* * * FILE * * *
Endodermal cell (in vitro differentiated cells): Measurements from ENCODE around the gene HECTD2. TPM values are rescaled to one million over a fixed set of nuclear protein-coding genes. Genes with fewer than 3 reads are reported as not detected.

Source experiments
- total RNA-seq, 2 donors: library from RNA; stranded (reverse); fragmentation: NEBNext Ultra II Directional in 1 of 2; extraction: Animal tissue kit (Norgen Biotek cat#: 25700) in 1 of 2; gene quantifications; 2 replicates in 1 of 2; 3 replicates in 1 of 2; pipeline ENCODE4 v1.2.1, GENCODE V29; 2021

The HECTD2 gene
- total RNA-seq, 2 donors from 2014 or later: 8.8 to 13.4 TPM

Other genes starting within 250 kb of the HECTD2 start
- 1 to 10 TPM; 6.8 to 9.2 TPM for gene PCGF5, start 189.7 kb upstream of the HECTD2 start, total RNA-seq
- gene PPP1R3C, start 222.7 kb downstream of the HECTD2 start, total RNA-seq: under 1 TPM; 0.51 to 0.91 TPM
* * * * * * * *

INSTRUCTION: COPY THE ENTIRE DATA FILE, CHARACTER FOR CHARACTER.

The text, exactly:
Endodermal cell (in vitro differentiated cells): Measurements from ENCODE around the gene HECTD2. TPM values are rescaled to one million over a fixed set of nuclear protein-coding genes. Genes with fewer than 3 reads are reported as not detected.

Source experiments
- total RNA-seq, 2 donors: library from RNA; stranded (reverse); fragmentation: NEBNext Ultra II Directional in 1 of 2; extraction: Animal tissue kit (Norgen Biotek cat#: 25700) in 1 of 2; gene quantifications; 2 replicates in 1 of 2; 3 replicates in 1 of 2; pipeline ENCODE4 v1.2.1, GENCODE V29; 2021

The HECTD2 gene
- total RNA-seq, 2 donors from 2014 or later: 8.8 to 13.4 TPM

Other genes starting within 250 kb of the HECTD2 start
- 1 to 10 TPM; 6.8 to 9.2 TPM for gene PCGF5, start 189.7 kb upstream of the HECTD2 start, total RNA-seq
- gene PPP1R3C, start 222.7 kb downstream of the HECTD2 start, total RNA-seq: under 1 TPM; 0.51 to 0.91 TPM